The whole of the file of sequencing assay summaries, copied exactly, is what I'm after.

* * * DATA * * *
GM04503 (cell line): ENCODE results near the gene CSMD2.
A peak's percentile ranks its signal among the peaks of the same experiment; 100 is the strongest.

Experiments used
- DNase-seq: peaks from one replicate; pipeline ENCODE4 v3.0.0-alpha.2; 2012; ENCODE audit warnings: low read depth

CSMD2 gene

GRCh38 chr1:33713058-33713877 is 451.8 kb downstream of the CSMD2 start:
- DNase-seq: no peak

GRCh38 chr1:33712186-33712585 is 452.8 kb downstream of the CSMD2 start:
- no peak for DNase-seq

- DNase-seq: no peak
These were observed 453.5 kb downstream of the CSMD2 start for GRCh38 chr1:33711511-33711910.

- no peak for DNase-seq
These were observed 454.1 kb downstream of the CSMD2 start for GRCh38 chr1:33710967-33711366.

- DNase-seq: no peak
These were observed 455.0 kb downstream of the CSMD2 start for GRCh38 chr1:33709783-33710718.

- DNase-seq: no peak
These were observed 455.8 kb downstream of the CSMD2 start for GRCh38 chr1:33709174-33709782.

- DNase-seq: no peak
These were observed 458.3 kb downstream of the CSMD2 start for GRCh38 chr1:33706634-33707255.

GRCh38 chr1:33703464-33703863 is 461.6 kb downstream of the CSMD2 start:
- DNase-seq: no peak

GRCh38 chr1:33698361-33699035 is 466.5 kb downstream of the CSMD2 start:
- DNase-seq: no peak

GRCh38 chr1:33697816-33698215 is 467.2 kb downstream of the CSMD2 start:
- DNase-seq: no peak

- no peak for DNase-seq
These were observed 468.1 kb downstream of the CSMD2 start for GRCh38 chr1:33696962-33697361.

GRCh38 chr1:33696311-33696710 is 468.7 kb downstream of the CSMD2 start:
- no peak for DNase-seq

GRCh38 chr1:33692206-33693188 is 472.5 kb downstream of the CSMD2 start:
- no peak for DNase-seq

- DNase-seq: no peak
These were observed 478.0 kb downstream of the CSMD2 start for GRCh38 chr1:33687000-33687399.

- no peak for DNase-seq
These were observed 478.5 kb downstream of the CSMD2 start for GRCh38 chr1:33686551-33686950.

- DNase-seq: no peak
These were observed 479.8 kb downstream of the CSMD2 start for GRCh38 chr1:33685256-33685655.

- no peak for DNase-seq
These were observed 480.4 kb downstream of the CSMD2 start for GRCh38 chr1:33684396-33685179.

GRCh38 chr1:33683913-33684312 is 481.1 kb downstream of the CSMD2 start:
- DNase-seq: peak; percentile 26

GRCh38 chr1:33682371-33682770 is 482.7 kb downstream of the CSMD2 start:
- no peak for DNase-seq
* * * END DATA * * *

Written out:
GM04503 (cell line): ENCODE results near the gene CSMD2.
A peak's percentile ranks its signal among the peaks of the same experiment; 100 is the strongest.

Experiments used
- DNase-seq: peaks from one replicate; pipeline ENCODE4 v3.0.0-alpha.2; 2012; ENCODE audit warnings: low read depth

CSMD2 gene

GRCh38 chr1:33713058-33713877 is 451.8 kb downstream of the CSMD2 start:
- DNase-seq: no peak

GRCh38 chr1:33712186-33712585 is 452.8 kb downstream of the CSMD2 start:
- no peak for DNase-seq

- DNase-seq: no peak
These were observed 453.5 kb downstream of the CSMD2 start for GRCh38 chr1:33711511-33711910.

- no peak for DNase-seq
These were observed 454.1 kb downstream of the CSMD2 start for GRCh38 chr1:33710967-33711366.

- DNase-seq: no peak
These were observed 455.0 kb downstream of the CSMD2 start for GRCh38 chr1:33709783-33710718.

- DNase-seq: no peak
These were observed 455.8 kb downstream of the CSMD2 start for GRCh38 chr1:33709174-33709782.

- DNase-seq: no peak
These were observed 458.3 kb downstream of the CSMD2 start for GRCh38 chr1:33706634-33707255.

GRCh38 chr1:33703464-33703863 is 461.6 kb downstream of the CSMD2 start:
- DNase-seq: no peak

GRCh38 chr1:33698361-33699035 is 466.5 kb downstream of the CSMD2 start:
- DNase-seq: no peak

GRCh38 chr1:33697816-33698215 is 467.2 kb downstream of the CSMD2 start:
- DNase-seq: no peak

- no peak for DNase-seq
These were observed 468.1 kb downstream of the CSMD2 start for GRCh38 chr1:33696962-33697361.

GRCh38 chr1:33696311-33696710 is 468.7 kb downstream of the CSMD2 start:
- no peak for DNase-seq

GRCh38 chr1:33692206-33693188 is 472.5 kb downstream of the CSMD2 start:
- no peak for DNase-seq

- DNase-seq: no peak
These were observed 478.0 kb downstream of the CSMD2 start for GRCh38 chr1:33687000-33687399.

- no peak for DNase-seq
These were observed 478.5 kb downstream of the CSMD2 start for GRCh38 chr1:33686551-33686950.

- DNase-seq: no peak
These were observed 479.8 kb downstream of the CSMD2 start for GRCh38 chr1:33685256-33685655.

- no peak for DNase-seq
These were observed 480.4 kb downstream of the CSMD2 start for GRCh38 chr1:33684396-33685179.

GRCh38 chr1:33683913-33684312 is 481.1 kb downstream of the CSMD2 start:
- DNase-seq: peak; percentile 26

GRCh38 chr1:33682371-33682770 is 482.7 kb downstream of the CSMD2 start:
- no peak for DNase-seq